The Melburn-Roobaix is Australia’s answer to the equally prestigious and ridiculous Paris-Roubaix, a one day road(ish) bike race in France. What makes the race notable is that the sealed road sections are separated by sections of cobblestones, which riders must race just as fast across. You can see the transition from one of the sections in 2010 here.
The Australian version is a little less… a lot less serious… than the French version. In 2013 one of the “winners” was a vision impaired person dressed as a horse on a tandem. The official winner is randomly selected from everyone who finishes the ride.
I knew at a theoretical level that Melbourne had great cycling infrastructure, but it wasn’t until I had spent a day riding through it’s suburbs that I really figured out how enormously superior it is to Sydney.
Our trip to Melbourne was itself fraught, my flight was cancelled the night before and I was on the tail end of a flu, B had his 15mm bike spanner confiscated as a security risk, meaning he couldn’t put it back together when he arrived, M was a late scratching and MvM was a late cancellation followed by an even later cancellation reversal. L&W had their flight delayed on the way home. Everyone was at some time inconvenienced, but, the weekend was spectacularly good fun. Since the flight was cancelled, I decided not to take my own bike, which is both good and bad. It feels like a close friend didn’t get to experience the vent, on the other hand, that very same friend was a pain in the arse to bring and may have failed where the hire bike triumphed…ish.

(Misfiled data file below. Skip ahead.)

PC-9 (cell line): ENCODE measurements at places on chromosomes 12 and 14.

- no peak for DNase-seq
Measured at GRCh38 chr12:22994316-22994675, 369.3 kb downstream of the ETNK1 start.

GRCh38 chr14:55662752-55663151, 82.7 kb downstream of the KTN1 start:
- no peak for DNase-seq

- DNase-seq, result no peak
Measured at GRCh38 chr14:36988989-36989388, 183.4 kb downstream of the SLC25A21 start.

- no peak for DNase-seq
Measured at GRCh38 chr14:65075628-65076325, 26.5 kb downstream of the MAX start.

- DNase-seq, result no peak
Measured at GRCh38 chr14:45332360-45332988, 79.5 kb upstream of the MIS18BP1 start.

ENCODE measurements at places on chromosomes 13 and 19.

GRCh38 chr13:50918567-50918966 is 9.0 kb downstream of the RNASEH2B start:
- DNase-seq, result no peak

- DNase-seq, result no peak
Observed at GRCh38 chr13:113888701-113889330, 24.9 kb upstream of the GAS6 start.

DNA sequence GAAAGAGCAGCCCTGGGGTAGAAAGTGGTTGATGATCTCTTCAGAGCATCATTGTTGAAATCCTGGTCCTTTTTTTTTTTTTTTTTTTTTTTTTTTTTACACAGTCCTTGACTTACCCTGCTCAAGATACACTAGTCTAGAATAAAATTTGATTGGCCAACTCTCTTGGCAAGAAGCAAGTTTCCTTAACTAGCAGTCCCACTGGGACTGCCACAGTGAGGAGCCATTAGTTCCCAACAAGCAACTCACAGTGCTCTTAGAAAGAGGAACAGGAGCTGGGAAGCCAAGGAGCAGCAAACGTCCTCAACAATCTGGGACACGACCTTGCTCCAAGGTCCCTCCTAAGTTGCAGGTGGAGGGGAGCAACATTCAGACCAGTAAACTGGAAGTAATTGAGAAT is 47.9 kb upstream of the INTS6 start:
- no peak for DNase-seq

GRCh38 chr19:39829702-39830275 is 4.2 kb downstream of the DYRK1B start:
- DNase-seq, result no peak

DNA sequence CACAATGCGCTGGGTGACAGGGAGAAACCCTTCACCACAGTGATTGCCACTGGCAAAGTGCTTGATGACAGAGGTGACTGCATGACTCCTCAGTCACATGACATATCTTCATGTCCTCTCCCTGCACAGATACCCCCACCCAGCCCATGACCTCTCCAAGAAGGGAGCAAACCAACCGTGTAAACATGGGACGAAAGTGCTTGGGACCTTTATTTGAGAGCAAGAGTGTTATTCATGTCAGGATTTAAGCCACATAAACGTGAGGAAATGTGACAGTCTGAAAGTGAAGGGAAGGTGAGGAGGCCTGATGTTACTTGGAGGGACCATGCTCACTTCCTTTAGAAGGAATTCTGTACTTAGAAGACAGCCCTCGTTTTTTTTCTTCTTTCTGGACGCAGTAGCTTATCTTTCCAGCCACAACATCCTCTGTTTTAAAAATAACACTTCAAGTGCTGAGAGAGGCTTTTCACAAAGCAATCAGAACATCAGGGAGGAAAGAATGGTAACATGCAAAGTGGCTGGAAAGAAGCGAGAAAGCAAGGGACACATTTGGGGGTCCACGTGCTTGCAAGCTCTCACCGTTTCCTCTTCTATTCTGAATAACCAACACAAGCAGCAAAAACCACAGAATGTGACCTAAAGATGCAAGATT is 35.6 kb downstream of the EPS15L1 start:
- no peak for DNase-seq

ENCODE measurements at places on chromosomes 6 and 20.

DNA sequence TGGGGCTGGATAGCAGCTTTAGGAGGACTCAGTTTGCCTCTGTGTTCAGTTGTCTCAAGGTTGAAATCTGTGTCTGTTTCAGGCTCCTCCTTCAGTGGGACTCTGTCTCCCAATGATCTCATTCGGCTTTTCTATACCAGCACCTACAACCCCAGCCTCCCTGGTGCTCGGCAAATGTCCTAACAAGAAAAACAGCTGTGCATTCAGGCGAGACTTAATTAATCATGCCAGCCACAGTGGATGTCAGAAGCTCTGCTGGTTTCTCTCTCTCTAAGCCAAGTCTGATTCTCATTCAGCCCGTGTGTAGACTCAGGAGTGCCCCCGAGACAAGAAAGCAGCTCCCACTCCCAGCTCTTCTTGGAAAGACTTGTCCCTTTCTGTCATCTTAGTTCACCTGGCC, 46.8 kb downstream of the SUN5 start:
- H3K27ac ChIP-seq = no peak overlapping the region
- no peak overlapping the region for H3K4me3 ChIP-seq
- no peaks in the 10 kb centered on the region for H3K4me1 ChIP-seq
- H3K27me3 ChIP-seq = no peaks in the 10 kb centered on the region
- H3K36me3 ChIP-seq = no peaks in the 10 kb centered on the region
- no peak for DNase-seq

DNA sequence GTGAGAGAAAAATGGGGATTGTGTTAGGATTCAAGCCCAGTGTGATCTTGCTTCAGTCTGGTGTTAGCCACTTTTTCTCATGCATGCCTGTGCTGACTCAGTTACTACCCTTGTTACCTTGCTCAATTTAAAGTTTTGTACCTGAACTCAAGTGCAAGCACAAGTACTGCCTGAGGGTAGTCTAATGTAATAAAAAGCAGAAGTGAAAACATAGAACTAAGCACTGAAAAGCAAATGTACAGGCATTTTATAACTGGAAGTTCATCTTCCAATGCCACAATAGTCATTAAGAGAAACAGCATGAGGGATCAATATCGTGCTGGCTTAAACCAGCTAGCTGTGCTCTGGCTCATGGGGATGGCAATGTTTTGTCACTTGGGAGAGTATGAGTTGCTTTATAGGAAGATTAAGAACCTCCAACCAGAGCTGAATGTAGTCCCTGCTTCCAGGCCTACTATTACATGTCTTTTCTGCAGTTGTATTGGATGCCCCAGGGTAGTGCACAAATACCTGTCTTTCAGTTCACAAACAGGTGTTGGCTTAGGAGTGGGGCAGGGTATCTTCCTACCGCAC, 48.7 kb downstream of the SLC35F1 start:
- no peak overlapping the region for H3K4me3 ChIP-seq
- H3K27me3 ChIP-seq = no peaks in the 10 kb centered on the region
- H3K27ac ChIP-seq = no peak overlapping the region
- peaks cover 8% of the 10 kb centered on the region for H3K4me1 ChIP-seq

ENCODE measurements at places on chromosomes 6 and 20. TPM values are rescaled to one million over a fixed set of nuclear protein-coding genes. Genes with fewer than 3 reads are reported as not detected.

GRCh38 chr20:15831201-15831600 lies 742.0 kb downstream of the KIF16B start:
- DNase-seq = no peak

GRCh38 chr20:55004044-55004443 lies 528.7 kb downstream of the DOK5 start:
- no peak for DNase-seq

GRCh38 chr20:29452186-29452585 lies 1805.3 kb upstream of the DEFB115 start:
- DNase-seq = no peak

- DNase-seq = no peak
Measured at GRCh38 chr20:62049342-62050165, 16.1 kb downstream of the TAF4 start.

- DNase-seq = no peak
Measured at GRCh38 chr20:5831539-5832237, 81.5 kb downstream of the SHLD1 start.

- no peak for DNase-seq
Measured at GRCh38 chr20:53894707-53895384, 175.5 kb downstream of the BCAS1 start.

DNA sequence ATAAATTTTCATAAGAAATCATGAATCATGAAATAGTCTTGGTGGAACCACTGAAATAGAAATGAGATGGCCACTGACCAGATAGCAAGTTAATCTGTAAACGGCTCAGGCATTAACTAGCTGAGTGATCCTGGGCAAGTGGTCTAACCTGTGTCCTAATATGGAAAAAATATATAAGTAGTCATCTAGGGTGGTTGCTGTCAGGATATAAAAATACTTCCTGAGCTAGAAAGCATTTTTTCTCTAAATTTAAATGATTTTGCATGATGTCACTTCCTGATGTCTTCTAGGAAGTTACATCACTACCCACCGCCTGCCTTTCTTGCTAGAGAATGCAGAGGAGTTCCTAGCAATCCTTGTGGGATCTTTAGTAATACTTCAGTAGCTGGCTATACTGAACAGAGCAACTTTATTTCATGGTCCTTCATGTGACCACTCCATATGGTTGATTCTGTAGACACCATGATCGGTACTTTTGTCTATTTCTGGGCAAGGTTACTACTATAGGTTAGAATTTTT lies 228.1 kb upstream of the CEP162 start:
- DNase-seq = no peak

One day two of the trip (arrived Friday, ride Sunday, leave Monday) I took a short ride around the Melbourne CBD to test myself and my hire bike. I hadn’t ridden for a fortnight or so at that stage and still felt a little out of sorts. But the brilliant cold of Melbourne winter afternoon and the overall sense of feeling welcomed on the city road, or at least if not welcomed, not hated, made for an easy test run.